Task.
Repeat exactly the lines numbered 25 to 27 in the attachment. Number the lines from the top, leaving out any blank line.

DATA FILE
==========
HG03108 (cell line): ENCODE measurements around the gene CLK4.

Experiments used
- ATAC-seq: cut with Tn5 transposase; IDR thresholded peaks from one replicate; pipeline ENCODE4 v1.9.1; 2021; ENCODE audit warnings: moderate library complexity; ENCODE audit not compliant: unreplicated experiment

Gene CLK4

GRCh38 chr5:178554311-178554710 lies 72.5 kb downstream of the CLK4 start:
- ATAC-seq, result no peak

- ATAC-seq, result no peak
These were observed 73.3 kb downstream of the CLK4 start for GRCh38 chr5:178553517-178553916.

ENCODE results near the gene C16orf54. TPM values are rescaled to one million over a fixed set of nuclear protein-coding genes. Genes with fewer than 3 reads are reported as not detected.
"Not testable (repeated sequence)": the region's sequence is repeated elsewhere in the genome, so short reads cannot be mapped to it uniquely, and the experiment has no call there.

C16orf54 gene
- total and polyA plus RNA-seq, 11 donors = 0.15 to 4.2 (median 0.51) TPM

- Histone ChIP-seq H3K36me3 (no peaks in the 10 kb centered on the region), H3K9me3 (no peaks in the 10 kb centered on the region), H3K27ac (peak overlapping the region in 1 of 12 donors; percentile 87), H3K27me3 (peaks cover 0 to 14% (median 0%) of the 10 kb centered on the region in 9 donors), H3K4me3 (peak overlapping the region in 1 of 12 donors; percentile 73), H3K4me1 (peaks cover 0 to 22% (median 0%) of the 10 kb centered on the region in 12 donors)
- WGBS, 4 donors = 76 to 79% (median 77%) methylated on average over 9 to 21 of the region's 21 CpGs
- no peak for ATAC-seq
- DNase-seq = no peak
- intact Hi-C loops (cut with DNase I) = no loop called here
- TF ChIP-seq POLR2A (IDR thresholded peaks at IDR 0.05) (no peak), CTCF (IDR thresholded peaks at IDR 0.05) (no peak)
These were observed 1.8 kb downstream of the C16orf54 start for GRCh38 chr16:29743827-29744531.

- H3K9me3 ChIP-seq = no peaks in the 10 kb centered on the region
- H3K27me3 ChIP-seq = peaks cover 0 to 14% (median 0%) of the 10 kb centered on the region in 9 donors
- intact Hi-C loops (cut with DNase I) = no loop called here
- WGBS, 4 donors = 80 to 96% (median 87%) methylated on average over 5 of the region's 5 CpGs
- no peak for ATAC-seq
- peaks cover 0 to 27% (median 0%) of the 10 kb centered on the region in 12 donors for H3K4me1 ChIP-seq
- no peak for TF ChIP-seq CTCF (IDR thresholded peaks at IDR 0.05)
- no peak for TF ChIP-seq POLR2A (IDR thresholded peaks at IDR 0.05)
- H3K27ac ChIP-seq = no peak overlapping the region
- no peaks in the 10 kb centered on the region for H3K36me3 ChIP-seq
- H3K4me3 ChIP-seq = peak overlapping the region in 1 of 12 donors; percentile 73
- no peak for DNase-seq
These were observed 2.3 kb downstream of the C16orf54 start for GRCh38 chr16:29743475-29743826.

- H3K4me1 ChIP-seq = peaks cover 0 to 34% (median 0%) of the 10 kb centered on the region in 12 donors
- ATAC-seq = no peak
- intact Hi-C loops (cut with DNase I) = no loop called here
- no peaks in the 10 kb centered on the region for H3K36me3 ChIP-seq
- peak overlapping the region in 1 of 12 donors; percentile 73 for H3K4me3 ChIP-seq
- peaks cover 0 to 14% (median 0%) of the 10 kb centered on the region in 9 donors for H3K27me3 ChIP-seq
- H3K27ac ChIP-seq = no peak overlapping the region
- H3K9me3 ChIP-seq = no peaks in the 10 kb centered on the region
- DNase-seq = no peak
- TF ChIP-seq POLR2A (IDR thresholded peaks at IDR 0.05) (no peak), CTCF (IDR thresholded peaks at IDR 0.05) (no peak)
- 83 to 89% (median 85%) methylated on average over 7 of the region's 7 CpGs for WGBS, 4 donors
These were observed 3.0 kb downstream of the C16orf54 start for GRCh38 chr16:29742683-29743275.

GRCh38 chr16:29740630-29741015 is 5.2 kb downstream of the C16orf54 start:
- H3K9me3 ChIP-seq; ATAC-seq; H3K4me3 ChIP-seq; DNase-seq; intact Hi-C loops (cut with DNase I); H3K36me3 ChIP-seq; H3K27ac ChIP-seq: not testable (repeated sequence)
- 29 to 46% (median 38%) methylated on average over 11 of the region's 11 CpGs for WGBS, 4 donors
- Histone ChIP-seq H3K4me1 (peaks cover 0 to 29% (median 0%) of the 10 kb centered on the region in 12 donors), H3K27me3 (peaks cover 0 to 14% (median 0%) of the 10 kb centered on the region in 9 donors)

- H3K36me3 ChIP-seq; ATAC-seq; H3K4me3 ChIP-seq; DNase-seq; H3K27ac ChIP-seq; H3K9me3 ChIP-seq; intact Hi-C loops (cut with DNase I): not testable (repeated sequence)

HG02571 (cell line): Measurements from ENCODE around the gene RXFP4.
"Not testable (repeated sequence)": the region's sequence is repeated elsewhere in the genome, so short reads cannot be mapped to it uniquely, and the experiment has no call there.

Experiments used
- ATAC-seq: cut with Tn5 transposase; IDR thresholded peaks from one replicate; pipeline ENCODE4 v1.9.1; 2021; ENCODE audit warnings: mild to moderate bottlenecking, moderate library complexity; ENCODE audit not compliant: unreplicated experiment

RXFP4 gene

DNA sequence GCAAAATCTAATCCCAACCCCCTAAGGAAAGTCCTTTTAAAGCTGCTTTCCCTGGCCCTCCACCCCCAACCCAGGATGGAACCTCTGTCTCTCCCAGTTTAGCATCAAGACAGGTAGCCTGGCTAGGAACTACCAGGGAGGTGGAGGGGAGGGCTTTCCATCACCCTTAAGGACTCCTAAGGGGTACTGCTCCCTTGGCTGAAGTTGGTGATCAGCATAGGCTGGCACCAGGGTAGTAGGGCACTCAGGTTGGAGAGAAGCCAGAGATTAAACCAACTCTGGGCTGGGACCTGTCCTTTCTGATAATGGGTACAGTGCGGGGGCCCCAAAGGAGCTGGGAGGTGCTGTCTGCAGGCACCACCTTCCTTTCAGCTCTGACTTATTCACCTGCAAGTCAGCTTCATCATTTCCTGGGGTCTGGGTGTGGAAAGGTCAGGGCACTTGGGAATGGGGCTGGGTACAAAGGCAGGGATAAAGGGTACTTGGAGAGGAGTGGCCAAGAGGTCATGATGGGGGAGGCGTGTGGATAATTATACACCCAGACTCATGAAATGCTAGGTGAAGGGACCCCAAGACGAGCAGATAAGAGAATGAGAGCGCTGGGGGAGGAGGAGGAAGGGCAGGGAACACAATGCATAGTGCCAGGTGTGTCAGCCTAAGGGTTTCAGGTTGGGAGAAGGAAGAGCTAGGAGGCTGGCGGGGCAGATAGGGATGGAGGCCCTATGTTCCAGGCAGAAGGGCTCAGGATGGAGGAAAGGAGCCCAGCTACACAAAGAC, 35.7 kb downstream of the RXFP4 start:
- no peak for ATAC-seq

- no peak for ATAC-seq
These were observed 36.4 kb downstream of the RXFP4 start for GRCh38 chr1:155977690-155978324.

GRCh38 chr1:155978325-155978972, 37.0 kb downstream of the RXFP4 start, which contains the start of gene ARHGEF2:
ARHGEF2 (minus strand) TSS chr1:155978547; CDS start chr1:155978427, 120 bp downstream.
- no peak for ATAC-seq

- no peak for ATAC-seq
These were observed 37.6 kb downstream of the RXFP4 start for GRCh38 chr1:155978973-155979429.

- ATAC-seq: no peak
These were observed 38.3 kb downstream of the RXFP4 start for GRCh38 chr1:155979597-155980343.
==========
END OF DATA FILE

- peaks cover 0 to 27% (median 0%) of the 10 kb centered on the region in 12 donors for H3K4me1 ChIP-seq
- no peak for TF ChIP-seq CTCF (IDR thresholded peaks at IDR 0.05)
- no peak for TF ChIP-seq POLR2A (IDR thresholded peaks at IDR 0.05)